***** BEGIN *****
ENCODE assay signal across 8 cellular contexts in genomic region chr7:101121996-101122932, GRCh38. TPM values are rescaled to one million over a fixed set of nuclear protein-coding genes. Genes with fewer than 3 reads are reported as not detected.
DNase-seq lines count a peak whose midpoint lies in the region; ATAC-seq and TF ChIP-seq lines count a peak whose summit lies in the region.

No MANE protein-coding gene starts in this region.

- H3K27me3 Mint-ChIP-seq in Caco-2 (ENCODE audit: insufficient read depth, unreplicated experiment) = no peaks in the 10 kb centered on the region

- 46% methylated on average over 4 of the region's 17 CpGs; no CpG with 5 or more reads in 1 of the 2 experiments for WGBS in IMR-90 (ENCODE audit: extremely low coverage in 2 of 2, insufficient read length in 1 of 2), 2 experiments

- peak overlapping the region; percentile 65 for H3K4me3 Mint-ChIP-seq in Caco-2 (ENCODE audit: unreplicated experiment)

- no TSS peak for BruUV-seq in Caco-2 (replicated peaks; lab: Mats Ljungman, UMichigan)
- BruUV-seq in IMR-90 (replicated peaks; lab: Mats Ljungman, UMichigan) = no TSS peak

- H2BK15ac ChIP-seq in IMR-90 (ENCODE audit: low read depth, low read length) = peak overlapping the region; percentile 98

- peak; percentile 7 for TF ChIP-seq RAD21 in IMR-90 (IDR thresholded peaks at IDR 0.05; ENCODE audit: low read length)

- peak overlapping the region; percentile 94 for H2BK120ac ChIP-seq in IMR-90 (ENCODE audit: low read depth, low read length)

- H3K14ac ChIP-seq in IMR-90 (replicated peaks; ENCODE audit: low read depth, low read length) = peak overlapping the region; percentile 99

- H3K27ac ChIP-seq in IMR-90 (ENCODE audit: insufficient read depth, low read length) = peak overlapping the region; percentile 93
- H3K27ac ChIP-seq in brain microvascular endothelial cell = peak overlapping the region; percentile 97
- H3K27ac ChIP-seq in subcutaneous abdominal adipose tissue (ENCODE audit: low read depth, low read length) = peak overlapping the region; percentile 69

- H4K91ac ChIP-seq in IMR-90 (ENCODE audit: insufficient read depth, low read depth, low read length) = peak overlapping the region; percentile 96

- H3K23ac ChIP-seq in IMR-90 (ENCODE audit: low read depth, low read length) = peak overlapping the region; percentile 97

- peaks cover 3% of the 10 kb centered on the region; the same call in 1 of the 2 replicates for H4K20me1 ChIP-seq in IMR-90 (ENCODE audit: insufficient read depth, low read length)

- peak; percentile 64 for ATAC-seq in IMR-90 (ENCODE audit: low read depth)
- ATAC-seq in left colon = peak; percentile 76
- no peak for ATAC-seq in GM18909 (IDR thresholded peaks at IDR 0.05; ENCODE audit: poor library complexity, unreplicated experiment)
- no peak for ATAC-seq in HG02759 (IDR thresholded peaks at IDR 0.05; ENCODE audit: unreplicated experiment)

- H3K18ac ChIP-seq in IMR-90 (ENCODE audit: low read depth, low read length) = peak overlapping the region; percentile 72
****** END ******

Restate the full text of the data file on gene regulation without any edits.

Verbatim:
ENCODE assay signal across 8 cellular contexts in genomic region chr7:101121996-101122932, GRCh38. TPM values are rescaled to one million over a fixed set of nuclear protein-coding genes. Genes with fewer than 3 reads are reported as not detected.
DNase-seq lines count a peak whose midpoint lies in the region; ATAC-seq and TF ChIP-seq lines count a peak whose summit lies in the region.

No MANE protein-coding gene starts in this region.

- H3K27me3 Mint-ChIP-seq in Caco-2 (ENCODE audit: insufficient read depth, unreplicated experiment) = no peaks in the 10 kb centered on the region

- 46% methylated on average over 4 of the region's 17 CpGs; no CpG with 5 or more reads in 1 of the 2 experiments for WGBS in IMR-90 (ENCODE audit: extremely low coverage in 2 of 2, insufficient read length in 1 of 2), 2 experiments

- peak overlapping the region; percentile 65 for H3K4me3 Mint-ChIP-seq in Caco-2 (ENCODE audit: unreplicated experiment)

- no TSS peak for BruUV-seq in Caco-2 (replicated peaks; lab: Mats Ljungman, UMichigan)
- BruUV-seq in IMR-90 (replicated peaks; lab: Mats Ljungman, UMichigan) = no TSS peak

- H2BK15ac ChIP-seq in IMR-90 (ENCODE audit: low read depth, low read length) = peak overlapping the region; percentile 98

- peak; percentile 7 for TF ChIP-seq RAD21 in IMR-90 (IDR thresholded peaks at IDR 0.05; ENCODE audit: low read length)

- peak overlapping the region; percentile 94 for H2BK120ac ChIP-seq in IMR-90 (ENCODE audit: low read depth, low read length)

- H3K14ac ChIP-seq in IMR-90 (replicated peaks; ENCODE audit: low read depth, low read length) = peak overlapping the region; percentile 99

- H3K27ac ChIP-seq in IMR-90 (ENCODE audit: insufficient read depth, low read length) = peak overlapping the region; percentile 93
- H3K27ac ChIP-seq in brain microvascular endothelial cell = peak overlapping the region; percentile 97
- H3K27ac ChIP-seq in subcutaneous abdominal adipose tissue (ENCODE audit: low read depth, low read length) = peak overlapping the region; percentile 69

- H4K91ac ChIP-seq in IMR-90 (ENCODE audit: insufficient read depth, low read depth, low read length) = peak overlapping the region; percentile 96

- H3K23ac ChIP-seq in IMR-90 (ENCODE audit: low read depth, low read length) = peak overlapping the region; percentile 97

- peaks cover 3% of the 10 kb centered on the region; the same call in 1 of the 2 replicates for H4K20me1 ChIP-seq in IMR-90 (ENCODE audit: insufficient read depth, low read length)

- peak; percentile 64 for ATAC-seq in IMR-90 (ENCODE audit: low read depth)
- ATAC-seq in left colon = peak; percentile 76
- no peak for ATAC-seq in GM18909 (IDR thresholded peaks at IDR 0.05; ENCODE audit: poor library complexity, unreplicated experiment)
- no peak for ATAC-seq in HG02759 (IDR thresholded peaks at IDR 0.05; ENCODE audit: unreplicated experiment)

- H3K18ac ChIP-seq in IMR-90 (ENCODE audit: low read depth, low read length) = peak overlapping the region; percentile 72